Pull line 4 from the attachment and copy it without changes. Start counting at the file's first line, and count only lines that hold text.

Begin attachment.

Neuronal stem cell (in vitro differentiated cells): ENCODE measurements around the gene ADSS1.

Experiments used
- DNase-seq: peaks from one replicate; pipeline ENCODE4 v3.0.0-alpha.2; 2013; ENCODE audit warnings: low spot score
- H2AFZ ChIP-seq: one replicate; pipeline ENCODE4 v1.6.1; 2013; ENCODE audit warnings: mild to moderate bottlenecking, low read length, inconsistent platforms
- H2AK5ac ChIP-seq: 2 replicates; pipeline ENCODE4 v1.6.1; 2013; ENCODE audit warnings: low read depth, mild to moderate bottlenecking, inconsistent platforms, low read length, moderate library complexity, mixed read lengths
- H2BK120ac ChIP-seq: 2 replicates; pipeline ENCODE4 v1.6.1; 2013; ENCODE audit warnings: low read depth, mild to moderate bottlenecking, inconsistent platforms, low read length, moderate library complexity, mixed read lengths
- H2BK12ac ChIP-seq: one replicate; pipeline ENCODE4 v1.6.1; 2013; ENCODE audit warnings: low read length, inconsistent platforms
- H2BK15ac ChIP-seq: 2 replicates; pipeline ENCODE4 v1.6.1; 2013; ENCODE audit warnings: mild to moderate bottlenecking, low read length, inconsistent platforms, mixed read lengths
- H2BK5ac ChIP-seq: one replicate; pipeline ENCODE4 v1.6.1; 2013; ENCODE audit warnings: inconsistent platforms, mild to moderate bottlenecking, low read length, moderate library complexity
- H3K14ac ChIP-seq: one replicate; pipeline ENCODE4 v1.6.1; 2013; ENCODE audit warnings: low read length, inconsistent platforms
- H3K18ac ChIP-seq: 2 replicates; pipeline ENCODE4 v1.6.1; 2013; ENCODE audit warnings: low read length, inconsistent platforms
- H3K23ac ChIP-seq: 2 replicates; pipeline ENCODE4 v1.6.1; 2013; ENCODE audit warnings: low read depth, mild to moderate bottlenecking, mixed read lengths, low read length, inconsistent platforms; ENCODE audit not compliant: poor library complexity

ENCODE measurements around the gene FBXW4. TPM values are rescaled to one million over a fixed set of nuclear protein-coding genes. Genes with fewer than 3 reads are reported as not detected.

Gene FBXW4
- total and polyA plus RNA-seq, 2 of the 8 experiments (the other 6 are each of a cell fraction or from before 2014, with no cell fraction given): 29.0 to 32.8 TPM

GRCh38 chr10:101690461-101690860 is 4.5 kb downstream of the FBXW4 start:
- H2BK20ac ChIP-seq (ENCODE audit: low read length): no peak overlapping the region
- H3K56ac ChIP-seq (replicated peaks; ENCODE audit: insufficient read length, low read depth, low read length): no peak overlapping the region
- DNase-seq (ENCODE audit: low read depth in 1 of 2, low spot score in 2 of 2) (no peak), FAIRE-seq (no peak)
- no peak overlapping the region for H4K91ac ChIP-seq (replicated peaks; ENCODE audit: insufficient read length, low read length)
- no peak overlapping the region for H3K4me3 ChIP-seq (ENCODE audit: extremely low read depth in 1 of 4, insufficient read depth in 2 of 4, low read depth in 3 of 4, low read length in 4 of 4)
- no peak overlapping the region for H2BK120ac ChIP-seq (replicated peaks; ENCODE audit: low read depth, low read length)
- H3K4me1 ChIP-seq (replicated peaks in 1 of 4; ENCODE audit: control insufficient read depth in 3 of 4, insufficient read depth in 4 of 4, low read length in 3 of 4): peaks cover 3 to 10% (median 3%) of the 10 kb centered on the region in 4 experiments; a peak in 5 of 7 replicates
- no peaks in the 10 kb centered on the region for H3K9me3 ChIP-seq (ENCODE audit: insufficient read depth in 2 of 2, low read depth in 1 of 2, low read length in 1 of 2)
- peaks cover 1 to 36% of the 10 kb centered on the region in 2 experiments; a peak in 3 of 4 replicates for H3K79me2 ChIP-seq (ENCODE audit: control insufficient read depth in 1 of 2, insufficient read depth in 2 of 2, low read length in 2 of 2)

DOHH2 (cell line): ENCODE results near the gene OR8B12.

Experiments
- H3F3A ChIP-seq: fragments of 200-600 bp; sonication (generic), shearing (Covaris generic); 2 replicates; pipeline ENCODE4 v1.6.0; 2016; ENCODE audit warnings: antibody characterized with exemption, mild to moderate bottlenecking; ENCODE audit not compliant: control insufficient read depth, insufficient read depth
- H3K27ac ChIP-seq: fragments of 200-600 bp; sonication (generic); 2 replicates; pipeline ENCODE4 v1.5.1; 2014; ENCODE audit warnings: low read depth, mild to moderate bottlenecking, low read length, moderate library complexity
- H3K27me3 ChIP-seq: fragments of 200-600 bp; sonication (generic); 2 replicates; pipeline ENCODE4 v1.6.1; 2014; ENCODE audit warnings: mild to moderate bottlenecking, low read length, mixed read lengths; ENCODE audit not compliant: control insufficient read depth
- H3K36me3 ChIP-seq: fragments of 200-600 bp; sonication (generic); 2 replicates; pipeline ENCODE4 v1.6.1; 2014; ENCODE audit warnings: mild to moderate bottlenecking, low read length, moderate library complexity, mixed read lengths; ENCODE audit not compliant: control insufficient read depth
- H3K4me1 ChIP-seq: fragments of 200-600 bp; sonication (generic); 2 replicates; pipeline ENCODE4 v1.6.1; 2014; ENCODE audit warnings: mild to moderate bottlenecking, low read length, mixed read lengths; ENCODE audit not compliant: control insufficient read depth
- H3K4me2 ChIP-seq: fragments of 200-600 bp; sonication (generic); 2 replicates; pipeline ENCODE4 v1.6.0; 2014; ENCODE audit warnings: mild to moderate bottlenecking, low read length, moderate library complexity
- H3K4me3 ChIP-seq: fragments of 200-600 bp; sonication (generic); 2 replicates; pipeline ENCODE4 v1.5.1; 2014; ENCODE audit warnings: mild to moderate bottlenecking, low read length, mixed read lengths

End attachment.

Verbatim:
- H2AFZ ChIP-seq: one replicate; pipeline ENCODE4 v1.6.1; 2013; ENCODE audit warnings: mild to moderate bottlenecking, low read length, inconsistent platforms